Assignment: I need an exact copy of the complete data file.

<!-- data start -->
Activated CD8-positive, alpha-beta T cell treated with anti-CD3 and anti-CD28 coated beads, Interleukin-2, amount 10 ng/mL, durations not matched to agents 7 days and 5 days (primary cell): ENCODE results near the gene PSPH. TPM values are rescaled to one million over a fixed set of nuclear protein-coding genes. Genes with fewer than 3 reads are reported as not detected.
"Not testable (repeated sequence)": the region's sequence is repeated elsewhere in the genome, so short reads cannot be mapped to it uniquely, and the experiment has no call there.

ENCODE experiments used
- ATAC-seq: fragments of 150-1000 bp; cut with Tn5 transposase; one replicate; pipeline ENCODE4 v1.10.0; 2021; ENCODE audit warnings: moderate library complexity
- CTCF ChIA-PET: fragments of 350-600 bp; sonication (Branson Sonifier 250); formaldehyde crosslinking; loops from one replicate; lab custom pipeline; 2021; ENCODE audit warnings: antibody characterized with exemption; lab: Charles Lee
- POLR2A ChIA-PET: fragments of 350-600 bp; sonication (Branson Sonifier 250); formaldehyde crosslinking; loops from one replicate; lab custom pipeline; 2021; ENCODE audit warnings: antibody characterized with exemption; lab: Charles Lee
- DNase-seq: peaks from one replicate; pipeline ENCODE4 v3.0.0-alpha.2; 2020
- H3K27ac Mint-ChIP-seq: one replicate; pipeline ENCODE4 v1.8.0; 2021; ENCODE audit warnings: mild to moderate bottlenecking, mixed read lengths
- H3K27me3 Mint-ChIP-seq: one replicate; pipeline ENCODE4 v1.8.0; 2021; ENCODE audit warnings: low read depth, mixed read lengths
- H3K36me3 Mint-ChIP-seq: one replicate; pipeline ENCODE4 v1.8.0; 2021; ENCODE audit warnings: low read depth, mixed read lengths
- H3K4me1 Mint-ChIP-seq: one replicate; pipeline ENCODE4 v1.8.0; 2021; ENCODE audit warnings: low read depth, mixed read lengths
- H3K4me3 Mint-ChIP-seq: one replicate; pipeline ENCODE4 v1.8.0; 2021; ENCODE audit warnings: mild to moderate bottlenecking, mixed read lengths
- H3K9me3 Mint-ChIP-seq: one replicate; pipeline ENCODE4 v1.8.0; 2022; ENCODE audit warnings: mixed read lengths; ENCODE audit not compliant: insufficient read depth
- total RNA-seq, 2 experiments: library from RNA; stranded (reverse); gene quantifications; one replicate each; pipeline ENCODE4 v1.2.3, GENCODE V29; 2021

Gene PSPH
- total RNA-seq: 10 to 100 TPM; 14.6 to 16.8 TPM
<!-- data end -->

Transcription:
Activated CD8-positive, alpha-beta T cell treated with anti-CD3 and anti-CD28 coated beads, Interleukin-2, amount 10 ng/mL, durations not matched to agents 7 days and 5 days (primary cell): ENCODE results near the gene PSPH. TPM values are rescaled to one million over a fixed set of nuclear protein-coding genes. Genes with fewer than 3 reads are reported as not detected.
"Not testable (repeated sequence)": the region's sequence is repeated elsewhere in the genome, so short reads cannot be mapped to it uniquely, and the experiment has no call there.

ENCODE experiments used
- ATAC-seq: fragments of 150-1000 bp; cut with Tn5 transposase; one replicate; pipeline ENCODE4 v1.10.0; 2021; ENCODE audit warnings: moderate library complexity
- CTCF ChIA-PET: fragments of 350-600 bp; sonication (Branson Sonifier 250); formaldehyde crosslinking; loops from one replicate; lab custom pipeline; 2021; ENCODE audit warnings: antibody characterized with exemption; lab: Charles Lee
- POLR2A ChIA-PET: fragments of 350-600 bp; sonication (Branson Sonifier 250); formaldehyde crosslinking; loops from one replicate; lab custom pipeline; 2021; ENCODE audit warnings: antibody characterized with exemption; lab: Charles Lee
- DNase-seq: peaks from one replicate; pipeline ENCODE4 v3.0.0-alpha.2; 2020
- H3K27ac Mint-ChIP-seq: one replicate; pipeline ENCODE4 v1.8.0; 2021; ENCODE audit warnings: mild to moderate bottlenecking, mixed read lengths
- H3K27me3 Mint-ChIP-seq: one replicate; pipeline ENCODE4 v1.8.0; 2021; ENCODE audit warnings: low read depth, mixed read lengths
- H3K36me3 Mint-ChIP-seq: one replicate; pipeline ENCODE4 v1.8.0; 2021; ENCODE audit warnings: low read depth, mixed read lengths
- H3K4me1 Mint-ChIP-seq: one replicate; pipeline ENCODE4 v1.8.0; 2021; ENCODE audit warnings: low read depth, mixed read lengths
- H3K4me3 Mint-ChIP-seq: one replicate; pipeline ENCODE4 v1.8.0; 2021; ENCODE audit warnings: mild to moderate bottlenecking, mixed read lengths
- H3K9me3 Mint-ChIP-seq: one replicate; pipeline ENCODE4 v1.8.0; 2022; ENCODE audit warnings: mixed read lengths; ENCODE audit not compliant: insufficient read depth
- total RNA-seq, 2 experiments: library from RNA; stranded (reverse); gene quantifications; one replicate each; pipeline ENCODE4 v1.2.3, GENCODE V29; 2021

Gene PSPH
- total RNA-seq: 10 to 100 TPM; 14.6 to 16.8 TPM